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Therapy-Resistant Leukemia Cells the Culprit Behind Cancer Relapse

Dec 20, 2016 04:37 AM EST

German researchers, Dr. Irmela Jeremias from Helmholtz Zentrum München and her colleagues, have successfully discovered a small number of inactive leukemia cells that experts believe is responsible for the relapse of the cancer of the blood.

The results of study entitled "Characterization of Rare, Dormant, and Therapy-Resistant Cells in Acute Lymphoblastic Leukemia" is published in the Cancer Cell journal. Hopefully, this eye-opening study will pave the way for further studies on the targeted treatment of the chemotherapy-resistant leukemia cells or dormant cells.

Chemotherapy proves ineffective in the treatment of cancer patients, with resistant cancer cells causing a relapse. Dr. Jeremias, head of the "Apoptosis" research group in the Gene Vectors Research Unit (AGV) at the Helmholtz Zentrum München, and her team has now isolated and characterized therapy-resistant cells for the first time, as stated in an article by Eureka Alert.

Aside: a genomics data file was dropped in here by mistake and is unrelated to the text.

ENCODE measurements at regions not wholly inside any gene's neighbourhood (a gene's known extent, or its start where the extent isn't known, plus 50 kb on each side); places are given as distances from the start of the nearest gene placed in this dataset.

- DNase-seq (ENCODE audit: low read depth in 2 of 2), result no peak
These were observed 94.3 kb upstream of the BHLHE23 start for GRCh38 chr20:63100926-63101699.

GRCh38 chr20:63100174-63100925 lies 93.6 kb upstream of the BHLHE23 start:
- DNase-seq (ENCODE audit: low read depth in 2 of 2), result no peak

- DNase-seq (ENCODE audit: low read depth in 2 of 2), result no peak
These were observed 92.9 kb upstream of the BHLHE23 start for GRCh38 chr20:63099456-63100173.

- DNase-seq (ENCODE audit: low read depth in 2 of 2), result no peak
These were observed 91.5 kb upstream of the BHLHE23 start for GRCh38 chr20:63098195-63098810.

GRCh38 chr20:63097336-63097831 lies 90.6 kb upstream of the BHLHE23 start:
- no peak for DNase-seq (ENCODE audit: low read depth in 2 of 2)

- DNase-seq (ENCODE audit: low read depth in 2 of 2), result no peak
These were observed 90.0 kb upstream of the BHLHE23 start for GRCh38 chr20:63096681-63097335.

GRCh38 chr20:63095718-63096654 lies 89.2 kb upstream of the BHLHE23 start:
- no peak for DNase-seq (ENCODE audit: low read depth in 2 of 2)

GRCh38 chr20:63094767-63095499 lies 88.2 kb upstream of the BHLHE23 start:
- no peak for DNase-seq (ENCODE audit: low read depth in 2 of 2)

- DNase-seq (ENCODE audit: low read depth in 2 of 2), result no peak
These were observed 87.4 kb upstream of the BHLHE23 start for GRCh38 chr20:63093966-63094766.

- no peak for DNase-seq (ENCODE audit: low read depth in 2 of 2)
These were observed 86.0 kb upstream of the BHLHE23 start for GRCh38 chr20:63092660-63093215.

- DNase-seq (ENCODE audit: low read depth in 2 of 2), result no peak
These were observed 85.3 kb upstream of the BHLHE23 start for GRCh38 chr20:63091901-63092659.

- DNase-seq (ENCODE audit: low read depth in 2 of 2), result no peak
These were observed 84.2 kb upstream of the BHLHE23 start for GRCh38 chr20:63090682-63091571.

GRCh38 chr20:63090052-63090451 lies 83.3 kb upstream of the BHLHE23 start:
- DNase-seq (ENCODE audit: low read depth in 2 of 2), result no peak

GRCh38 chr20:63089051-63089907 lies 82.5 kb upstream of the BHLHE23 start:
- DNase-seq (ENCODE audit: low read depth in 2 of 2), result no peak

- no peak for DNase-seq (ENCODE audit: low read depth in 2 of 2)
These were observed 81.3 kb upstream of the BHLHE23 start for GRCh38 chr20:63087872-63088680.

"Previously the biological principles responsible for a relapse in leukemia were not fully understood," Dr. Jeremias said. "Our new approach is to isolate dormant cells, which gives us the first possibility of developing therapies that switch off these cells."

"We have found a method to dissociate dormant leukaemia cells from their surroundings, where they are safe from attacks by therapeutics," explained Sarah Ebinger, doctoral candidate in the AGV and the article's first author.

With the help of modern genetic engineering and dyes that mark cell growth, the scientists isolated cells and identified a rare cell type that resembled cells triggering relapse. These cells were inactive and resistant to therapy, Science Daily wrote.

"We then found out that these cells, once they have been dissolved out of their surroundings, are indeed susceptible to therapy and react well to therapeutics," shared Erbey Özdemir, doctoral candidate in the AGV. "This has brought us a small step closer to the global goal of preventing disease relapse in patients suffering leukaemia," said Dr. Jeremias. "It might serve as basis for new therapies that destroy resistant leukaemia cells before they induce relapse."

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